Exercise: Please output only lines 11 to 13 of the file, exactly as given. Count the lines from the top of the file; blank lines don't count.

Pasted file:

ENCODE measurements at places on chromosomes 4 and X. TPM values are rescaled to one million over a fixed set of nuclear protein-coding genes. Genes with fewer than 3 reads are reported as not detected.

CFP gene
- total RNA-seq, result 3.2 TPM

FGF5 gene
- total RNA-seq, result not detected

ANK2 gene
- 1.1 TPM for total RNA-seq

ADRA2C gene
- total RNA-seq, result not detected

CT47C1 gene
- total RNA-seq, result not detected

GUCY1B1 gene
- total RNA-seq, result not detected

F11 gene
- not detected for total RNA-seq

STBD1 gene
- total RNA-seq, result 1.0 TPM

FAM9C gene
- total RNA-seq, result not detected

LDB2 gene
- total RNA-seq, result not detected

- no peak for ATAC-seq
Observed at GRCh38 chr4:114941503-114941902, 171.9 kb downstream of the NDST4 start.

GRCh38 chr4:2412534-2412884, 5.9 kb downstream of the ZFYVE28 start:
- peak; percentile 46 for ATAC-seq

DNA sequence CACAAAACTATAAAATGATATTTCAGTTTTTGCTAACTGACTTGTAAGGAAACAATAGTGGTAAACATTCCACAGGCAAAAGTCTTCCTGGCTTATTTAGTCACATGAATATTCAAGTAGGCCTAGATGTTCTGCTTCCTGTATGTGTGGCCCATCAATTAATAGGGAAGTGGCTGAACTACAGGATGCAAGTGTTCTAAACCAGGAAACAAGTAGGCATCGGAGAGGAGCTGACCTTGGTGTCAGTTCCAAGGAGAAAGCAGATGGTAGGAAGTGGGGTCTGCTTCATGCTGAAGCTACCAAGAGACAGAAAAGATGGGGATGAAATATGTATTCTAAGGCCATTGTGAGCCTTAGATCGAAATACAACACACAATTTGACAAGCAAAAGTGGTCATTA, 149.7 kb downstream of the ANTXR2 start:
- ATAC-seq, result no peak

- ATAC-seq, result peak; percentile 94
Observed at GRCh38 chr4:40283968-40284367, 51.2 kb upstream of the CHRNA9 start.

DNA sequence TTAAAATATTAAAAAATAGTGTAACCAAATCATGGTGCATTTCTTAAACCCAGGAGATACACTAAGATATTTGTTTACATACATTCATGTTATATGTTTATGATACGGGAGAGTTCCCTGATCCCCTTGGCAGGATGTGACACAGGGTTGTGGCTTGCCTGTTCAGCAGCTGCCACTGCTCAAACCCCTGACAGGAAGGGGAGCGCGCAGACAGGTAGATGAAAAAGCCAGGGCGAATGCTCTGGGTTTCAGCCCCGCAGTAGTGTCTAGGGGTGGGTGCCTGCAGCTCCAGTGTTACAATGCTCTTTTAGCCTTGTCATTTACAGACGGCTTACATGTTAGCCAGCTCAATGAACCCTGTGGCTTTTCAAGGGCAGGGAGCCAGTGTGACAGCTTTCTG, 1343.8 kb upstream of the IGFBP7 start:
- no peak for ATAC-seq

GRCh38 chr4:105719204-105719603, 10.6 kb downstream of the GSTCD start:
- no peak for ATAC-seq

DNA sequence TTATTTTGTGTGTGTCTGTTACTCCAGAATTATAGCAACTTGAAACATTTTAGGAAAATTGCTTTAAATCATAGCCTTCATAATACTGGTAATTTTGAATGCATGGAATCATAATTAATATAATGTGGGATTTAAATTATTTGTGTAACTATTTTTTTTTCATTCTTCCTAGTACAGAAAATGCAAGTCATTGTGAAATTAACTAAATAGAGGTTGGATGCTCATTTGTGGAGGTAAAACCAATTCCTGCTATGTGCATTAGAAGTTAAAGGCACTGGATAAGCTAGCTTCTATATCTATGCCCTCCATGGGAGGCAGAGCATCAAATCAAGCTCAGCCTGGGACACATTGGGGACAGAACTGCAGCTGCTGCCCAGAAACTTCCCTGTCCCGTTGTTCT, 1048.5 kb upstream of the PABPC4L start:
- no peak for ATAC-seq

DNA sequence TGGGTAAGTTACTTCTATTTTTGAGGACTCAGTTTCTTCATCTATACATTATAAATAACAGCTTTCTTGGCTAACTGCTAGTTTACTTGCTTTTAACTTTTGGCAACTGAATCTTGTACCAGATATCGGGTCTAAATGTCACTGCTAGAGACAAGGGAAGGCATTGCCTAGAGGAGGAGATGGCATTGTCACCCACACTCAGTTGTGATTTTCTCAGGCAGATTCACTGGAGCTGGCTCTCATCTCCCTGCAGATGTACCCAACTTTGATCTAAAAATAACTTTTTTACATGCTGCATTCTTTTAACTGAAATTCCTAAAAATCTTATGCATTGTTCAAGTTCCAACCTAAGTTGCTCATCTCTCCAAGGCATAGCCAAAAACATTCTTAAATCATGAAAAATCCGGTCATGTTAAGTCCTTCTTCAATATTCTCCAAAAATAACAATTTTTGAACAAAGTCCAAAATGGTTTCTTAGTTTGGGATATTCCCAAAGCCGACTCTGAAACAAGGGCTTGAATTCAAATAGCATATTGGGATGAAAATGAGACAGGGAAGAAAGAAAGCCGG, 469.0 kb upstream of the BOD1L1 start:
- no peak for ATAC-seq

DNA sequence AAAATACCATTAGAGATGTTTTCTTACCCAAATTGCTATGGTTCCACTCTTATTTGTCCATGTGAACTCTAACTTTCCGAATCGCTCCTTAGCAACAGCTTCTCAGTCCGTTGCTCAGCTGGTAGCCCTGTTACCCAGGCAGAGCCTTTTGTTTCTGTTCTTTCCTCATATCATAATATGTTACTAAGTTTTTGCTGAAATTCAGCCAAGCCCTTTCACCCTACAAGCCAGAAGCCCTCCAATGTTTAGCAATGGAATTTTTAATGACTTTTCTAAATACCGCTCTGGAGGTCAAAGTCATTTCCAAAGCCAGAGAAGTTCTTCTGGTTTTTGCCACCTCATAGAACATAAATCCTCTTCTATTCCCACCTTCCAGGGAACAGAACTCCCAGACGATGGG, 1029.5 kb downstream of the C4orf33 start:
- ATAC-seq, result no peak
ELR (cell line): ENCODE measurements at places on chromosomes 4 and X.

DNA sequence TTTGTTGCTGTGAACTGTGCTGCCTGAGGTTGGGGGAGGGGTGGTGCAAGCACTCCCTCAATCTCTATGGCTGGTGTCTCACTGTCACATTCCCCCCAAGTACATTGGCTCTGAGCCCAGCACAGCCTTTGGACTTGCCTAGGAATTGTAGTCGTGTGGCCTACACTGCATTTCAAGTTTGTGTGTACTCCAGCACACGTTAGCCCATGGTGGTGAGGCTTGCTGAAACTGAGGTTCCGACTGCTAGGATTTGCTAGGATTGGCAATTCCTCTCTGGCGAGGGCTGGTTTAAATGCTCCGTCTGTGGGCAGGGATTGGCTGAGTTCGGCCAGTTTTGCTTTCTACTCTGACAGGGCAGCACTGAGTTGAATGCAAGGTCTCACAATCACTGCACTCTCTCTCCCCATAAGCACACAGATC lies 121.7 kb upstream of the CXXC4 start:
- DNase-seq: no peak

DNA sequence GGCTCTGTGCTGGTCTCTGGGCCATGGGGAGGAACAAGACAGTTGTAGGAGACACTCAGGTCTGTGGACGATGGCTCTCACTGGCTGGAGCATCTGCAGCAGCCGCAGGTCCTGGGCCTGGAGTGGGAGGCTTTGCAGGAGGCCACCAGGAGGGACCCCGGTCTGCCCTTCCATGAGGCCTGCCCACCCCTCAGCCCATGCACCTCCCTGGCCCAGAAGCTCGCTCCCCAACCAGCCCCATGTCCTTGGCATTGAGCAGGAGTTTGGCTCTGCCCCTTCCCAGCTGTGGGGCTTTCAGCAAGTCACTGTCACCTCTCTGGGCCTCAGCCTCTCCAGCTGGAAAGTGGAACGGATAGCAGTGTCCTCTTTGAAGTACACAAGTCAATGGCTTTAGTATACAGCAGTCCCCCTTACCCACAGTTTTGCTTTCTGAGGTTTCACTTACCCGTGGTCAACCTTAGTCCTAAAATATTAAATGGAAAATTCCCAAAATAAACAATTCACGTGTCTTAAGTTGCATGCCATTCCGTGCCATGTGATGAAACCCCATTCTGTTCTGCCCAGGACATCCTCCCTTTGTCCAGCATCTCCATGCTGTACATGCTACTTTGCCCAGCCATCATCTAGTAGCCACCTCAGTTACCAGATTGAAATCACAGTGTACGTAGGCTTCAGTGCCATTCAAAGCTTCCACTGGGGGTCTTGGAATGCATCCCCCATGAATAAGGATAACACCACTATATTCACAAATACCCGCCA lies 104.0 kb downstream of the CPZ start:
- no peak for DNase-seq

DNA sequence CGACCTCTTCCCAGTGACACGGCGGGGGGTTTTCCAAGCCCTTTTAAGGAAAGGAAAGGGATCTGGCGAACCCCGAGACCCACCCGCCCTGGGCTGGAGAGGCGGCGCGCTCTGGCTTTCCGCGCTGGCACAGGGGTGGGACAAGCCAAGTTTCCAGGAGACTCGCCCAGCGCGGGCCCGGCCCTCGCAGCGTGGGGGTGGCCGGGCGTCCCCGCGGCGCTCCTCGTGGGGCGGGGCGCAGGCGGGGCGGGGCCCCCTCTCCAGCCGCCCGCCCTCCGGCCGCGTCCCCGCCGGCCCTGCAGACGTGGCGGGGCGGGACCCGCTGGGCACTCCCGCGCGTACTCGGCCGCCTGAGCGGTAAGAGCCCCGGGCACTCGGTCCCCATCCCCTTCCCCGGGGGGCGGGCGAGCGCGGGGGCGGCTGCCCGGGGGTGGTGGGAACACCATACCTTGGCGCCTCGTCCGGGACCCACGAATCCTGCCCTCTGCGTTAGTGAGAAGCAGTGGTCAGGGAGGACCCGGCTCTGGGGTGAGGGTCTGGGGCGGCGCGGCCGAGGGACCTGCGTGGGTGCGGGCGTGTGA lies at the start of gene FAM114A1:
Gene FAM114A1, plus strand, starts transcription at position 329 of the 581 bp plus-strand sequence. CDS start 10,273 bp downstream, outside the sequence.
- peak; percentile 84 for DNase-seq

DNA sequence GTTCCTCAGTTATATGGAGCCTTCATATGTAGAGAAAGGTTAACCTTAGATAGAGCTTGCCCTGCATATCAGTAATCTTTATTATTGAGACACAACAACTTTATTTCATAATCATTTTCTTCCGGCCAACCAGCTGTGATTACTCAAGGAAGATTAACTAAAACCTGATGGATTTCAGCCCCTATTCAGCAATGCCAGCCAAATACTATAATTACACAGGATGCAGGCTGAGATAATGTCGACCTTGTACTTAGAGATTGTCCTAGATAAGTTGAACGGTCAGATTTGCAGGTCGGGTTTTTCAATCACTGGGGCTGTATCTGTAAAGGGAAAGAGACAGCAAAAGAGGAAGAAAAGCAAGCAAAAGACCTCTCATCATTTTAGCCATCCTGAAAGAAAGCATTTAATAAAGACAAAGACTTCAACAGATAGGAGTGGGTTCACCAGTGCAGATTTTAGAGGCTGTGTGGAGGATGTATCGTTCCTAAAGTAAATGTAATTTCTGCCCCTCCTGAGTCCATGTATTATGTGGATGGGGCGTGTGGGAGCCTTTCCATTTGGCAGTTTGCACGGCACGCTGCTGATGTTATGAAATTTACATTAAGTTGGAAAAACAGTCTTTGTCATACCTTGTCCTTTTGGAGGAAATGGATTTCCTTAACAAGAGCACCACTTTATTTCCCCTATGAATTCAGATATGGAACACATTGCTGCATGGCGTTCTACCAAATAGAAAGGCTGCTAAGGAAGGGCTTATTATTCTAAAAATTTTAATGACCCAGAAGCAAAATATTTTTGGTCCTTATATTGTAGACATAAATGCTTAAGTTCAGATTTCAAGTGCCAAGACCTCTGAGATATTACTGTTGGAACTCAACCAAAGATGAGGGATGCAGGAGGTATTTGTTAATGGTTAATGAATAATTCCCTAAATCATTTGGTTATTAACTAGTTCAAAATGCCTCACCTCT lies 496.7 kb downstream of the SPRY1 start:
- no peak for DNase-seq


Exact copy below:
- total RNA-seq, result not detected

GUCY1B1 gene
- total RNA-seq, result not detected